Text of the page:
Archive for December, 2010

IE9 Blocks 99% of Socially-Engineering Malware

Capable of blocking 99% of all socially-engineered malware, Internet Explorer 9 is the best browser to protect users against attacks for which there’s no patch, since there are no actual code vulnerabilities targeted.

Attacks involving social engineering are designed to “exploit” users rather than actual security flaws, through a variety of techniques from offering victims the promise of cash incentives to scaring them into doing an action which will backfire and infect their computers with malicious code.

While there’s no patch for “problems” that actually sit between the chair and the computer monitor, IE9 is the next best thing, a security barrier against socially-engineered malware as close to impassible as possible.

Just 1% of social engineering attacks bypass IE9, with the browser blocking or warning customers for the rest of 99% of socially-engineered malware. Huge compared to Opera 10 for example, which lets all attacks pass.

The statistics come from NSS Labs, information security research and testing organization, which tested browser resilience against malware in the past as well.

“With a unique URL blocking score of 94% and over-time protection rating of 99%, Internet Explorer 9 was by far the best at protecting users against socially-engineered malware,” NSS Labs revealed.

IE9 has quite an advantage over IE8 as well, which block 90% of socially-engineered malware, and Microsoft reveals that responsible is the evolution of security features in Internet Explorer 9.

“Through its SmartScreen technology, Internet Explorer 8 and Internet Explorer 9 Beta help protect customers by detecting and blocking websites that distribute socially-engineered malware and phishing attacks.

“The difference in performance between IE8 and IE9 above comes from the addition of innovative features such as SmartScreen Application Reputation,” explained Roger Capriotti, Director, Internet Explorer Product Marketing.

“This new feature for Internet Explorer 9 adds an additional layer of protection by warning users when they attempt to download a higher risk application.”

Microsoft to boost security of Office 2003, 2007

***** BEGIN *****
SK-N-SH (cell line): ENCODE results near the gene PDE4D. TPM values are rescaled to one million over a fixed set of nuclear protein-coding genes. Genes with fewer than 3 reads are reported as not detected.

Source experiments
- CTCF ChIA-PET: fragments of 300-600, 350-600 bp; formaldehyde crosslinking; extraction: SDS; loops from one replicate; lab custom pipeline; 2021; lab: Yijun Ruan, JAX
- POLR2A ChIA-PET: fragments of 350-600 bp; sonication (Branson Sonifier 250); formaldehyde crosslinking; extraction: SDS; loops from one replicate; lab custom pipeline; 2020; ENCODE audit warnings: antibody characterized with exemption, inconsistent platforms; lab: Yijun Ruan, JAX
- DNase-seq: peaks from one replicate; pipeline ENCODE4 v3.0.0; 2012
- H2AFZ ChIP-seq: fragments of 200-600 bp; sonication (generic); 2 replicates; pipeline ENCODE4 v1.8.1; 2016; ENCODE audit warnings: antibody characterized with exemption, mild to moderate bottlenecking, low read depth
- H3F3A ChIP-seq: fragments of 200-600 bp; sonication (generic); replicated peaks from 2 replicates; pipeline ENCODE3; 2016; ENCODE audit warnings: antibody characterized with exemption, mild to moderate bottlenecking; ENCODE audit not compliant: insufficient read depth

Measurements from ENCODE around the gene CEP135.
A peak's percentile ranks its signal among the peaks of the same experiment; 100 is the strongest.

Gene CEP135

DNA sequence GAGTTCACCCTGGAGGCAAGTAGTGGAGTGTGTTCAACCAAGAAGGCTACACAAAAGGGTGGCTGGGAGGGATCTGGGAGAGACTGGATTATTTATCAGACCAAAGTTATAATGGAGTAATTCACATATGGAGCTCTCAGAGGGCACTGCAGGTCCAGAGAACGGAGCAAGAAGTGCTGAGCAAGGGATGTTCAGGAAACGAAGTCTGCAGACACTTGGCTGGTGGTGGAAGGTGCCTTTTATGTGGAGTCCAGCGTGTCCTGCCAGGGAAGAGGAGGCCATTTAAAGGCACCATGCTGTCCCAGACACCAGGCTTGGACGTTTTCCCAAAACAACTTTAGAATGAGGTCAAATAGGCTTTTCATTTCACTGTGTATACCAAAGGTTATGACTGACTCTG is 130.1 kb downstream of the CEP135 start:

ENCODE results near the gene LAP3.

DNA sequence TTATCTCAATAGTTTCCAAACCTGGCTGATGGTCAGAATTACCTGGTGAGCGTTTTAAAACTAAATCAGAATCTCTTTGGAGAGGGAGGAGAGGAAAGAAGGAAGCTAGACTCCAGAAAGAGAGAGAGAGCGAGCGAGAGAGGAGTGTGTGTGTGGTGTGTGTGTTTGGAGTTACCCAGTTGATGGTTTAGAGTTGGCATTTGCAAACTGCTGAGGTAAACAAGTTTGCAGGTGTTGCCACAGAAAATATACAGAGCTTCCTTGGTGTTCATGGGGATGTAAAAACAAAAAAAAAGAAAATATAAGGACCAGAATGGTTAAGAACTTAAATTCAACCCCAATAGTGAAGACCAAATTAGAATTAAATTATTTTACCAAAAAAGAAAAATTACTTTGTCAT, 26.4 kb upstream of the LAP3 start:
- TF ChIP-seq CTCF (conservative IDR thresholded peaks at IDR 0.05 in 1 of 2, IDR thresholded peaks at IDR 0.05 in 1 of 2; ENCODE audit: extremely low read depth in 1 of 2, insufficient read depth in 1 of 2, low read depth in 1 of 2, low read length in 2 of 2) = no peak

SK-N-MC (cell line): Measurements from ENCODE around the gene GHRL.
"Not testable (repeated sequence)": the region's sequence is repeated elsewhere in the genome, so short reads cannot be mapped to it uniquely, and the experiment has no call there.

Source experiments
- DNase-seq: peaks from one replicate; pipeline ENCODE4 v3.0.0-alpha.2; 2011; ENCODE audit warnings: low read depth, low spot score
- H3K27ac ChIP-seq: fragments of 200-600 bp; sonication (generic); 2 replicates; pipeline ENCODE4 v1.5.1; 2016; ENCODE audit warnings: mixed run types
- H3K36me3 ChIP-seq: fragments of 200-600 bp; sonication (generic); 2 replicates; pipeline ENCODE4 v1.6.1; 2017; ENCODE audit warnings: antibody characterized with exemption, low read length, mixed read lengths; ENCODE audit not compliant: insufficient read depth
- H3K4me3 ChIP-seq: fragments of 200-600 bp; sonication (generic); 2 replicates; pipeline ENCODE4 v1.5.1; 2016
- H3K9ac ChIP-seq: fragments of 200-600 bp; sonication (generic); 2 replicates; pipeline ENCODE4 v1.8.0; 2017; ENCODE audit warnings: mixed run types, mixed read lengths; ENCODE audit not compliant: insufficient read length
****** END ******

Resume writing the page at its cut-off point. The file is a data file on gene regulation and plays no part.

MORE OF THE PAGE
Microsoft plugged 40 holes with 17 patches today and said it will improve the security of Office 2003 and Office 2007 by adding a feature to the older versions of its productivity software that opens files in Protected View.

Customers should focus on the two critical bulletins that are part of Microsoft’s monthly Patch Tuesday security update, says Jerry Bryant, group manager for response communications in Microsoft’s Trustworthy Computing Group. The first is MS10-090, a cumulative update for Internet Explorer. It fixes seven vulnerabilities in the browser and affects IE 6, 7 and 8. There have been attacks targeting IE 6 on Windows XP, Bryant said.

The other critical bulletin is MS10-091, which fixes several vulnerabilities in the Windows Open Type Font driver. It affects all versions of Windows, primarily on third-party browsers that natively render the Open Type Font, which IE does not, according to Bryant.

The other bulletins are not critical and “could potentially be put off until after Christmas,” he said in an interview with CNET. Windows (all supported versions), Office IE, SharePoint, and Exchange are affected by the bulletins. Details are in the security advisory here and in the Microsoft Security Response Center blog post.

Meanwhile, the company will be porting Office File Validation, which is currently in Office 2010, to Office 2003 and Office 2007 by the first quarter of next year, Bryant said. It will be an optional update.

The move will help protect customers from attacks that target about 80 percent of the Office vulnerabilities, Bryant said. Attackers typically create a document that uses an exploit and e-mail the maliciously crafted document to potential victims or host it on a Web site and prompt people to open it.

Office File Validation checks the file-format binary schema, such as .doc or .xls, and opens the file in a protected view if it detects a problem. “If the user wants to edit or continue to open the document then there are severe warnings about what that might mean” and that it could be dangerous.


AVG Update Keeping Some PCs From Booting

December 3, 2010 1 comment

Users running both the 64-bit edition of Windows 7 and the free AVG 2011 antivirus suite may have had a little trouble booting their PCs after a recent update. The update, which AVG released yesterday, was causing a STOP error, thus preventing PCs from booting into Windows. It’s since been pulled, but, if you’ve been stung by the bug, be prepared to break out that recovery disk.

If you need any help or support with this issue please don’t hesitate to contact us

IT Solutions Support Team 🙂

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